An expert from Marcus & Millichap discusses the importance of taking a strategic look at your current real estate holdings as we approach the end of this cycle amidst the uncertainties of tax reform, rising interest rates and inflationary pressures
By Anthony Hardy (MultiHousingNews.com Article) — Oftentimes small- and mid-market apartment owners are so entrenched in the day-to-day operations and constant challenges that come with effectively operating apartments that they rarely can come up for air to see what’s going on in the rest of the world. In today’s frothy market, savvy owners look to their commercial broker to strategize and analyze short- and long-term opportunities.
A strategic analysis is one tool that allows mid-market owners to get a snapshot of what’s happening, not only from an individual property perspective, but also from a broader industry view.
Features & Benefits
A strong, competitive strategic analysis is more than just sales comparables. It includes a comprehensive evaluation of the portfolio, debt, equity, yield and opportunities to optimize performance. The strategic analysis offers a host of information designed to help small- and mid-market owners make well-informed decisions.
The process begins with the broker touring the portfolio. On-site tours are highly recommended, because even in a virtual era, the hands-on approach gives an undeniable understanding of property condition, operations and community dynamics. Next the owner provides a comprehensive fiscal overview of the asset. Some owners attempt to opt out of the financial analysis by saying they don’t want to waste the broker’s time because they aren’t selling. But, the savvy owner knows it’s not merely about selling; it’s about having a clear understanding of current market dynamics and optimizing ROI amidst the headwinds. It’s critical for owners to know precisely where things stand, especially in a market as fluid as today’s.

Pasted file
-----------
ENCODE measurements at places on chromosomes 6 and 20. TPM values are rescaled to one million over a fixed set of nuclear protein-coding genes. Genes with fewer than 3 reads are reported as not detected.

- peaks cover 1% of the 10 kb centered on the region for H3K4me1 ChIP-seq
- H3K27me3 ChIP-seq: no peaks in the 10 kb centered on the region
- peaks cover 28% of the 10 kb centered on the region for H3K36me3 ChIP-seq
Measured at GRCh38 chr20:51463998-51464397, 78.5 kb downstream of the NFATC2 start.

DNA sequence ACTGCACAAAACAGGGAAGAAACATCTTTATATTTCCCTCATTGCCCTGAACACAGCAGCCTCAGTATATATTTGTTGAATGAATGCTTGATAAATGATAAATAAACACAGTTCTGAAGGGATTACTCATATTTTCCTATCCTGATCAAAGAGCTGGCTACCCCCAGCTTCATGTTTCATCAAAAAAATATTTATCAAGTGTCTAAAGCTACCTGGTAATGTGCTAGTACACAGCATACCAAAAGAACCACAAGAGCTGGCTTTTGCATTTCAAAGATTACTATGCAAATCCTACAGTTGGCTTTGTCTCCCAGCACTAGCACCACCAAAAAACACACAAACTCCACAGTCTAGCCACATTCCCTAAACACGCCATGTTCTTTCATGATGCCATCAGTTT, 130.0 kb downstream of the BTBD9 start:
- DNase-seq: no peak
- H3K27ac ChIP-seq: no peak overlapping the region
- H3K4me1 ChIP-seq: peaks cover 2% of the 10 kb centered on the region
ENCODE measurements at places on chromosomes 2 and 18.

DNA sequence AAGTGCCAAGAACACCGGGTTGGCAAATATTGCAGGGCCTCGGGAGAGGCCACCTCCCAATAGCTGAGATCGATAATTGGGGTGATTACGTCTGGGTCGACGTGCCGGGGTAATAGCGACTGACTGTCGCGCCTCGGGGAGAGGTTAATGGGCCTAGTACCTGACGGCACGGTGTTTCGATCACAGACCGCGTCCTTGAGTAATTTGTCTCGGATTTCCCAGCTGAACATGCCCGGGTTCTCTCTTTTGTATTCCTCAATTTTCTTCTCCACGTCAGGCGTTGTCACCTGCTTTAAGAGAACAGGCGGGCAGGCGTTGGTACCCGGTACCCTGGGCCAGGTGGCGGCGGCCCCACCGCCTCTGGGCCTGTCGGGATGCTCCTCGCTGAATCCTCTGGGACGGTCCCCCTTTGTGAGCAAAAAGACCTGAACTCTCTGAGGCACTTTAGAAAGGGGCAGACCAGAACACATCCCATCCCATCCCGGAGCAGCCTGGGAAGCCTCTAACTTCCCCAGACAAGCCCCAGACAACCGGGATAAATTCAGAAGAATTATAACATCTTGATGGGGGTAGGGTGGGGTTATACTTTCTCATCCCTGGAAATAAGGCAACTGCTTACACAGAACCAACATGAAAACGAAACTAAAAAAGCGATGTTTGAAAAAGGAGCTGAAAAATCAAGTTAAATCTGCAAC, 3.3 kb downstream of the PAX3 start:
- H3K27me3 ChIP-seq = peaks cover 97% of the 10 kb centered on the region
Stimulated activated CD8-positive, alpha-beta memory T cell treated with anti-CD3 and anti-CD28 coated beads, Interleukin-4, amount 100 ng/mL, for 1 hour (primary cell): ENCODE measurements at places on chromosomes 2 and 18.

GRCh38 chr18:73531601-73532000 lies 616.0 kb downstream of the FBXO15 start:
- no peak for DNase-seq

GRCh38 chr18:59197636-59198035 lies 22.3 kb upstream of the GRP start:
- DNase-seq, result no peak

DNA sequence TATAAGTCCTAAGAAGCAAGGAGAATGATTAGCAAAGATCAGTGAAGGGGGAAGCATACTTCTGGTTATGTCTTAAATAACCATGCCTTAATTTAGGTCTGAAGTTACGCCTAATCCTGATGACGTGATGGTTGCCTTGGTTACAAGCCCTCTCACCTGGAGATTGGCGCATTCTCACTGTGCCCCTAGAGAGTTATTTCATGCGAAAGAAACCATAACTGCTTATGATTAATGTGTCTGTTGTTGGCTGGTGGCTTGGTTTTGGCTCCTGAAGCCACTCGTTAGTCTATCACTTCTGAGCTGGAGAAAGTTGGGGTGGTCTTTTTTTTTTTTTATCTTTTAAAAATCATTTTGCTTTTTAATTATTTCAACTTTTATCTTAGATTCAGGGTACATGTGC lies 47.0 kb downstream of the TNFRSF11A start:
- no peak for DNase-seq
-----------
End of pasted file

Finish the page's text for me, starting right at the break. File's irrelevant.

The analysis should include rent comparables, area economic and physical vacancy rates. Moreover, if the team preparing your analysis is active in your market, they probably understand some of the challenges you’re facing, such as attracting the highest quality resident pool. He may also be able to share with you some best practices that other owners in similar situations have implemented to overcome those same obstacles.
Other components of a strong strategic analysis include trend reports for your submarket, internal rate of return reporting, debt restricting options and the return on equity calculations.
Inspect What You Expect
Recently while going over the ROI section of the analysis with me, a small-portfolio owner decided it would be prudent to refinance and redeploy some of his dormant equity. This turned out to be a wise decision because he was able to create an effective hedge against inflation and make his money work for him at the same time. During our discussion of the findings of the analysis, the investor discovered that he had about $3 million in equity lying dormant. He decided to refinance and lock in a long-term fixed mortgage and simultaneously redeploy $1.5 million of the dormant equity into a triple net-drug store with an established lease, which could very well produce positive returns through year 2060.
Real estate holdings are usually part of the retirement plan for most small- and mid-market owners. Most people look at their retirement statements at least quarterly, not necessarily because they’re cashing out but because of a desire to “be in the know,” and “inspect what they expect.” It’s not uncommon for commercial real estate holdings such as multifamily investments to contribute to your monthly cash flow and retirement substantially more than the 401K. As such, it just makes good sense to get together with your broker for an hour or two every 12-18 months for this update.
Anthony Hardy is the team leader of The Hardy Apartment Group at Marcus & Millichap, a team of Chicagoland multifamily specialists dedicated to helping clients create and preserve wealth through the timely acquisition and disposition of multifamily properties.